When I first began work back in 2010 on what would eventually become my first novel All Things New, my goal was simple: to create a fictional piece of literature that could serve as an entertaining, thought-provoking glimpse into the New World. The response to that book, which was released in 2013, was beyond anything I’d imagined, which led to the release roughly a year later of The Unrighteous and then Critical Times back in 2016. I’ve always been careful to present these books as nothing more than fiction, but I’ve found over the years that this does not make them free from criticism or claims of inaccuracy.

Of course, none of us knows exactly how things will unfold during the Great Tribulation, at Armageddon, or just after that as we take out first steps into the New World. Some believe that we will more or less immediately transition into a paradise Earth, while others subscribe to a more lengthy process, perhaps spanning decades, as pictured in All Things New. Of course, it’s all guesswork at this point, and debating either side of the argument could become a distraction that I’ve done my best to avoid. (I wrote recently in a post that I’ve tried in recent books to focus more on the lessons learned from characters’ decisions and attitudes, rather than on specific events, and this is one of the reasons.)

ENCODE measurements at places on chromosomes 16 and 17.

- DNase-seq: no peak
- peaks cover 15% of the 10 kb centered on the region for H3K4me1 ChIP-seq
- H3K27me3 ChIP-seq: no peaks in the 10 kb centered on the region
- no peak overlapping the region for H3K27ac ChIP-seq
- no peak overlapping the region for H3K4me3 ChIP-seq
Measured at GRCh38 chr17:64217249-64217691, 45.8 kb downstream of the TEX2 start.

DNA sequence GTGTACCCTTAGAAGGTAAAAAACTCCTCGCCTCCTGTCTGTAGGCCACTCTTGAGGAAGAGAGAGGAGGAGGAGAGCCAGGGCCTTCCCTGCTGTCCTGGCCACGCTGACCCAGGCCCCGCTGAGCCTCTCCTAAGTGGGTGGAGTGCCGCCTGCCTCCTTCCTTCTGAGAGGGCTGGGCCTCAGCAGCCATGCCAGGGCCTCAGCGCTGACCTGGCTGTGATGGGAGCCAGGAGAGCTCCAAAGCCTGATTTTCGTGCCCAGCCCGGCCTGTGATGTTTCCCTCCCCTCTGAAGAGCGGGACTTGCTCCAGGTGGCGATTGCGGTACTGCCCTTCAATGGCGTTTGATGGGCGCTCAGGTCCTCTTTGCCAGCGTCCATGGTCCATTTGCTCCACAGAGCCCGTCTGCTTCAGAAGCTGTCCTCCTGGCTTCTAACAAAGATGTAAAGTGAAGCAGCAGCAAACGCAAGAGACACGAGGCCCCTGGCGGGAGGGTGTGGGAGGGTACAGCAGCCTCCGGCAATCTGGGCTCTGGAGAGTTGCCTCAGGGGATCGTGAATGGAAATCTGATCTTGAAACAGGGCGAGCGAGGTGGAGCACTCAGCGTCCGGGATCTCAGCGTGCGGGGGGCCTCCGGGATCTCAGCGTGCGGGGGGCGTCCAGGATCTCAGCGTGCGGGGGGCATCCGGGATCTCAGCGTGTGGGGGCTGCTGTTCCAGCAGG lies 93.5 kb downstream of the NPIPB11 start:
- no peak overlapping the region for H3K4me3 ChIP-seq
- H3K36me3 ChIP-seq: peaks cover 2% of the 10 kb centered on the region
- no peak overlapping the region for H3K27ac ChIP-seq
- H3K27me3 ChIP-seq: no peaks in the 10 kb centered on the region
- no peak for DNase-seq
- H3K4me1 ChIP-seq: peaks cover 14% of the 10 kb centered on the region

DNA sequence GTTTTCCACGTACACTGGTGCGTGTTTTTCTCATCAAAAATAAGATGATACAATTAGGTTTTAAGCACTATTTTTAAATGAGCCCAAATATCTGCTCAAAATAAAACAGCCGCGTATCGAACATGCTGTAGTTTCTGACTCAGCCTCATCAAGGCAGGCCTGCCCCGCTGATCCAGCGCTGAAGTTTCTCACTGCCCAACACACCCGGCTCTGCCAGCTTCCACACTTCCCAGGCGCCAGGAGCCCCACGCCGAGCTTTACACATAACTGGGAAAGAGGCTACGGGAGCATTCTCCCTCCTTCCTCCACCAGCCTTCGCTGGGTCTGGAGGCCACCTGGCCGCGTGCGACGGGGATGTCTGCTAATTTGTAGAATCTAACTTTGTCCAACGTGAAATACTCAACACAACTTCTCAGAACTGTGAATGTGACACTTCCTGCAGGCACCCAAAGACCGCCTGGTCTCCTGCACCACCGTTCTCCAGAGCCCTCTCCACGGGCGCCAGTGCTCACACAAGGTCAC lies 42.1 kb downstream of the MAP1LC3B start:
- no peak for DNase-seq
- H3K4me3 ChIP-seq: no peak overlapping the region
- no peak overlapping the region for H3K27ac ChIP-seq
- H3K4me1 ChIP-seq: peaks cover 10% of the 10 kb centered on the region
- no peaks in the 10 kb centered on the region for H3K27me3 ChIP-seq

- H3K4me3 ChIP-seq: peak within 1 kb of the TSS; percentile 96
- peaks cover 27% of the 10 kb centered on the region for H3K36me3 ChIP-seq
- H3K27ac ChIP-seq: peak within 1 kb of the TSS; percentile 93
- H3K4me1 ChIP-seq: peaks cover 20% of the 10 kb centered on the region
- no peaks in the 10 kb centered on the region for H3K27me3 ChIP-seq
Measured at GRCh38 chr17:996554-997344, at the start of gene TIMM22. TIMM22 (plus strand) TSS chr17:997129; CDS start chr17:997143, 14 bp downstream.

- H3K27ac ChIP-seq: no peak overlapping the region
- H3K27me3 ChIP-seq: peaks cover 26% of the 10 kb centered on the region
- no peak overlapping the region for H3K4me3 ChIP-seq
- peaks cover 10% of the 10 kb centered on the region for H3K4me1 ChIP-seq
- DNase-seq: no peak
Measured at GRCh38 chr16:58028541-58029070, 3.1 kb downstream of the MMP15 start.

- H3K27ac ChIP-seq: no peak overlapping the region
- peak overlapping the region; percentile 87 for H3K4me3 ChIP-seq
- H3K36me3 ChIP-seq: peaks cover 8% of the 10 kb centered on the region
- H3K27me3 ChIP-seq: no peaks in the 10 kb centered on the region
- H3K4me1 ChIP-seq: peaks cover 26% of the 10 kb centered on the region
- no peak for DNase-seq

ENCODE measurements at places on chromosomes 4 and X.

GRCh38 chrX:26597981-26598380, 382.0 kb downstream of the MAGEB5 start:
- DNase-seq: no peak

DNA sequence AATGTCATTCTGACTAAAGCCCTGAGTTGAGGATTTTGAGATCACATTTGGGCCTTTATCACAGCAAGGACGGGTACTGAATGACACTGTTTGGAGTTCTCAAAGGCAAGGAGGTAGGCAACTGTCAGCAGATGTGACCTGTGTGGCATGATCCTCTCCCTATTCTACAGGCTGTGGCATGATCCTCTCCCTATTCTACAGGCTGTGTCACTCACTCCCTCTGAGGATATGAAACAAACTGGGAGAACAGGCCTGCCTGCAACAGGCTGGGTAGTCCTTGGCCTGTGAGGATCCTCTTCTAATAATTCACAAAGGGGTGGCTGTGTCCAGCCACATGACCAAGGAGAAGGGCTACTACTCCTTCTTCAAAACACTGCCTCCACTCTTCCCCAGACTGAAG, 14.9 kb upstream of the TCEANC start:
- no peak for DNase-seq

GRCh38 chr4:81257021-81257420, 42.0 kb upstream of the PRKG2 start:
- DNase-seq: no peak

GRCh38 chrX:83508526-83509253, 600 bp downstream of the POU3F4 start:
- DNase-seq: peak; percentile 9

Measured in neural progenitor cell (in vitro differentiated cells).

That said, I will admit that at the time of writing All Things New, some ideas made it into the book more for the sake of dramatic storytelling than for plausibility. Although these portions likely made the work more memorable, in the years since the book’s release I’ve come to realize that they’ve also caused some consternation, something which I certainly never intended. Additionally, the last few years have seen further information released on the events leading up to and during Armageddon, an event which is featured extensively through the interviewees’ stories in my book.